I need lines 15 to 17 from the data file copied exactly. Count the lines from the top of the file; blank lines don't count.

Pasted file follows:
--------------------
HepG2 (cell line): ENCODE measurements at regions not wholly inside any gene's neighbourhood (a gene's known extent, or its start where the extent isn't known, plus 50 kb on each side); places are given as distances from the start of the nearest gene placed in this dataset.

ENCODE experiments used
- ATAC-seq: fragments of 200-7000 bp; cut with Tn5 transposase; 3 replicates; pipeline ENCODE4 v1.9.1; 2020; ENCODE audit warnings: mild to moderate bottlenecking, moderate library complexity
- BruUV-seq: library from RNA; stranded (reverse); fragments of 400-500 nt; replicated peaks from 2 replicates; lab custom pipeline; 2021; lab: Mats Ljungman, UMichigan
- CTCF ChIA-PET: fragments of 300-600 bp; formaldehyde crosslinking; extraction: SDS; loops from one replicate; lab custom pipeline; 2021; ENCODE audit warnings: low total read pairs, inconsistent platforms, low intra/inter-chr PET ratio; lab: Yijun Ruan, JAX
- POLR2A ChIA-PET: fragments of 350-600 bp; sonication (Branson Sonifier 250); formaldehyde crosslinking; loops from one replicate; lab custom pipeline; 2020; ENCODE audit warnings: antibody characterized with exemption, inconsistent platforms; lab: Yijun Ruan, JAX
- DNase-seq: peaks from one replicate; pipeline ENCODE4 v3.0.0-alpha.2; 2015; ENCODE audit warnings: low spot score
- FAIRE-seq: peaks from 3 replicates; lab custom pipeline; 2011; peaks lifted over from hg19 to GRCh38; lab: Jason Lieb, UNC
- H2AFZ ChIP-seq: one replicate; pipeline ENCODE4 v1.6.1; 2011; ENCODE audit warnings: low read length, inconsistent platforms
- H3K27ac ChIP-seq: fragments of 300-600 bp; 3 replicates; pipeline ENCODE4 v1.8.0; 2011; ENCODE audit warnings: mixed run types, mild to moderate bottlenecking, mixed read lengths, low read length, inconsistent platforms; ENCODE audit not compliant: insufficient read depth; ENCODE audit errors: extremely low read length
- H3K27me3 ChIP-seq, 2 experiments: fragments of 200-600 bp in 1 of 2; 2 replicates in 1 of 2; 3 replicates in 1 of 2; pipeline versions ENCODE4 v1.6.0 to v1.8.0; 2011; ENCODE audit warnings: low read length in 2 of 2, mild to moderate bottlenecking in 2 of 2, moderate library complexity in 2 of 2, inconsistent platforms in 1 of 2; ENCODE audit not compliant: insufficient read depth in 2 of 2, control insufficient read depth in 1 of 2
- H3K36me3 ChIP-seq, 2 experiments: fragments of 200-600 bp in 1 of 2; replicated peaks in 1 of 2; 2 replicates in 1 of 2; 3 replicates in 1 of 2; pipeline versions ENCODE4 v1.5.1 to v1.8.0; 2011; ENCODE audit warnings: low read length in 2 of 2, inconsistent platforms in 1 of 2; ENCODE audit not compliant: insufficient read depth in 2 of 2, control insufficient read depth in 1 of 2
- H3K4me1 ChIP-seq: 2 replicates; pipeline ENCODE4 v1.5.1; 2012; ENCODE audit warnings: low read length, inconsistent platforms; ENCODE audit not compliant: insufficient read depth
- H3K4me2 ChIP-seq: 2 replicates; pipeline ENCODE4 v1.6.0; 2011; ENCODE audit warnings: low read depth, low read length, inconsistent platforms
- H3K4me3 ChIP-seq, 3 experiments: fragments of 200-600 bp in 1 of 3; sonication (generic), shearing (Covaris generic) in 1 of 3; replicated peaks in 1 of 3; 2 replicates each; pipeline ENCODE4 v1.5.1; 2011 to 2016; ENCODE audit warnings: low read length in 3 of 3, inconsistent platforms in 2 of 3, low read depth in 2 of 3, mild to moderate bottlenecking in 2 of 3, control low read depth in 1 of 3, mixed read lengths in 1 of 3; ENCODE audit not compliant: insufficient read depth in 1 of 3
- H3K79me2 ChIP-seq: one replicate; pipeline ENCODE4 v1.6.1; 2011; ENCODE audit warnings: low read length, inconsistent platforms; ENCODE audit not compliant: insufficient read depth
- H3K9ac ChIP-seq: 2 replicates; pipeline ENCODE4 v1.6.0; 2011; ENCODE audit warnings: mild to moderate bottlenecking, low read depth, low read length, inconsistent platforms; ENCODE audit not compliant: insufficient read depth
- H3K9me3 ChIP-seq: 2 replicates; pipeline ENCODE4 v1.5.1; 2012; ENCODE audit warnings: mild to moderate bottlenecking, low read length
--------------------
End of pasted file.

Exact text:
- H3K4me3 ChIP-seq, 3 experiments: fragments of 200-600 bp in 1 of 3; sonication (generic), shearing (Covaris generic) in 1 of 3; replicated peaks in 1 of 3; 2 replicates each; pipeline ENCODE4 v1.5.1; 2011 to 2016; ENCODE audit warnings: low read length in 3 of 3, inconsistent platforms in 2 of 3, low read depth in 2 of 3, mild to moderate bottlenecking in 2 of 3, control low read depth in 1 of 3, mixed read lengths in 1 of 3; ENCODE audit not compliant: insufficient read depth in 1 of 3
- H3K79me2 ChIP-seq: one replicate; pipeline ENCODE4 v1.6.1; 2011; ENCODE audit warnings: low read length, inconsistent platforms; ENCODE audit not compliant: insufficient read depth
- H3K9ac ChIP-seq: 2 replicates; pipeline ENCODE4 v1.6.0; 2011; ENCODE audit warnings: mild to moderate bottlenecking, low read depth, low read length, inconsistent platforms; ENCODE audit not compliant: insufficient read depth